The sharper edge to traveling in Asia

Macau’s King of Gambling’s Tricky Abdication

Written By: herbrunbridge - Mar• 08•12

Dr. Stanley Ho

(Written by guest author Jenny O’Donnell) For almost five decades, Stanley Ho has dominated Macau’s gambling industry. But as Macau’s ‘king of gambling’ prepares to pass on control of his empire, it’s a succession that’s proving to be fraught with difficulties.

Macau’s king of gambling

The fortunes of Dr. Ho and Macau are closely intertwined. Born in Hong Kong in 1921, Ho first arrived in Macau in 1942. Ho’s first successes came from smuggling luxury goods over to mainland China. The proceeds these generated were subsequently invested in more legitimate businesses. 

Ho’s empire continued to expand after World War II, and his big break came in 1962, after he and his associates were awarded a gambling monopoly in Macau. Over the following decades, Ho was instrumental in driving the rapid growth of casino gambling in Macau and its economy. 

Macau’s casino market is now open to competition, but around 50 cents of every Dollar bet in Macau still goes to the Ho family. Despite his ‘king of gambling’ nickname, Ho’s business interests cover everything from air and sea travel, to shipping and real estate. It is estimated that his companies account for around a third of Macau’s GDP. 

Ho himself is no stranger to controversy, most notably for his alleged collaboration with the Japanese during the WWII occupation of Hong Kong, and his connections with China’s communist regime during the Cold War. But the positive impact he continues to have on Macau’s economy shouldn’t be underestimated.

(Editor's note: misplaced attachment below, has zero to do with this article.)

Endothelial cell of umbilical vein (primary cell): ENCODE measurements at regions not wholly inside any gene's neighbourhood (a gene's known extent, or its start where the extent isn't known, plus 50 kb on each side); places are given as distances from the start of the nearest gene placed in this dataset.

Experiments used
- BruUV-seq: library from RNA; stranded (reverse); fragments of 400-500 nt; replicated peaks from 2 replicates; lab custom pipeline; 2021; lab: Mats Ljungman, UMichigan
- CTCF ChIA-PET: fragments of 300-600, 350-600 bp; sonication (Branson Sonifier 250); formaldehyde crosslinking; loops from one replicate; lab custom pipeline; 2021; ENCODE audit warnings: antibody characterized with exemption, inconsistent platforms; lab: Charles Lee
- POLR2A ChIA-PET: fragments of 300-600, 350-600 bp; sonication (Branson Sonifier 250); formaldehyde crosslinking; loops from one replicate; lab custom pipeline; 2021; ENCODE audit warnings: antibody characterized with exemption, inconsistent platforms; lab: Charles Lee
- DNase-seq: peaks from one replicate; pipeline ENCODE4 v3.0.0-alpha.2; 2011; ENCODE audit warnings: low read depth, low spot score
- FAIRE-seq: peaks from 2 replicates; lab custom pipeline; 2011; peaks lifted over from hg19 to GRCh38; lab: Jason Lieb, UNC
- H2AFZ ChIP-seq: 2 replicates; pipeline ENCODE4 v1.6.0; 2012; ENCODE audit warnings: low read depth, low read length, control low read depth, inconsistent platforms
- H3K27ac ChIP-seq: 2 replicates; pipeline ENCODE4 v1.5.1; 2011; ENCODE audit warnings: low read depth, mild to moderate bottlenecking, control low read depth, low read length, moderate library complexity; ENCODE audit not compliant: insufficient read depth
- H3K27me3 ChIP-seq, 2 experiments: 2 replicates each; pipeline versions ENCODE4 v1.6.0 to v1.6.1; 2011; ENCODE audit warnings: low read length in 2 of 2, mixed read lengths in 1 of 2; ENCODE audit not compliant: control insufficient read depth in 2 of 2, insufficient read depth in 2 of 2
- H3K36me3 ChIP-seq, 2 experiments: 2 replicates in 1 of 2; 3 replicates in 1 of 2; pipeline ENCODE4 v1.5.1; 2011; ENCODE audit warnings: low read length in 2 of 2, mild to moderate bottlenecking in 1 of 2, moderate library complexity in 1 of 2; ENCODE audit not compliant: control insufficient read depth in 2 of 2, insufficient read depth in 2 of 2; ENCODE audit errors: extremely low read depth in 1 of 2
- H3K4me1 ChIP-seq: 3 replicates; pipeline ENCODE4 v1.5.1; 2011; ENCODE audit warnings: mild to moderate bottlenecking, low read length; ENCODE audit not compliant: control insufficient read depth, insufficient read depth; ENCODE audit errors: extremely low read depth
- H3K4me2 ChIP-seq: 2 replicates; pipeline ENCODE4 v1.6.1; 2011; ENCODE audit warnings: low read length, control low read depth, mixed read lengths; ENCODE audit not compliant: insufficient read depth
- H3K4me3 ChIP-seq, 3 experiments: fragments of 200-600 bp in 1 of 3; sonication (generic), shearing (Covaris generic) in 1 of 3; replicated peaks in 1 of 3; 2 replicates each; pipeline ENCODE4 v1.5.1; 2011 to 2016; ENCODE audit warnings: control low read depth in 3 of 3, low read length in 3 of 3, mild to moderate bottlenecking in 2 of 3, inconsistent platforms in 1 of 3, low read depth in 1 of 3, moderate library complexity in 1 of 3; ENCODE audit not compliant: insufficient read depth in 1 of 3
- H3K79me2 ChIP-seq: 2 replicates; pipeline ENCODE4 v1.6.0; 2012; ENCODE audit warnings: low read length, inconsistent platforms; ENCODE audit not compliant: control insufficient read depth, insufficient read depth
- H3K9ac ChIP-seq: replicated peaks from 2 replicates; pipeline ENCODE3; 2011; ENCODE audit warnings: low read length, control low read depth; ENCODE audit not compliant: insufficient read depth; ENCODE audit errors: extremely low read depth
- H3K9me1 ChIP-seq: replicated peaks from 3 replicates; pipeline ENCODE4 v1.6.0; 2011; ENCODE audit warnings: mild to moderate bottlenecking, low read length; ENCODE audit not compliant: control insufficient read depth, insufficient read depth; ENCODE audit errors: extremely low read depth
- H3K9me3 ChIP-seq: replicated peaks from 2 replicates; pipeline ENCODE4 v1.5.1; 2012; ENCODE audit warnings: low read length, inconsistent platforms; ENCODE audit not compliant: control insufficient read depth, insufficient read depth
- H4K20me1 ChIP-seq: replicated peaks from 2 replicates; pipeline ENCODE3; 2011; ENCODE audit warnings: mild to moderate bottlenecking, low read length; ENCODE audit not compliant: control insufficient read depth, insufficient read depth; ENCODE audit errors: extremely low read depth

A difficult abdication

This point was hammered home when the billionaire entrepreneur was hospitalized for seven months in 2009. Given his age, this prompted the difficult question of his succession. Ho’s plan is to split up his empire equally among his 16 surviving children. However, the process has been overshadowed by arguments within the family. 

This came to a head in early 2011, after Dr Ho filed a writ against two of his daughters over the unauthorized transferral of stock. The writ, issued on February 16, 2011, claimed that Pansy and Daisy Ho, “improperly and/or illegally” transferred Ho’s $3.1 billion stake in SJM, Asia biggest casino operator, to a company they control without his blessing. 

Ultimately, the matter was settled out of court in March 2011 after the family came to an agreement of “mutual understanding and mutual accommodation”. Nevertheless, given the stakes involved, it remains to be seen whether this truly is the final chapter in the story.

About the author

This post was provided and co-written by Jenny O’Donnell,  writer and content editor for  She actively follows Macau-related casino and cultural news.

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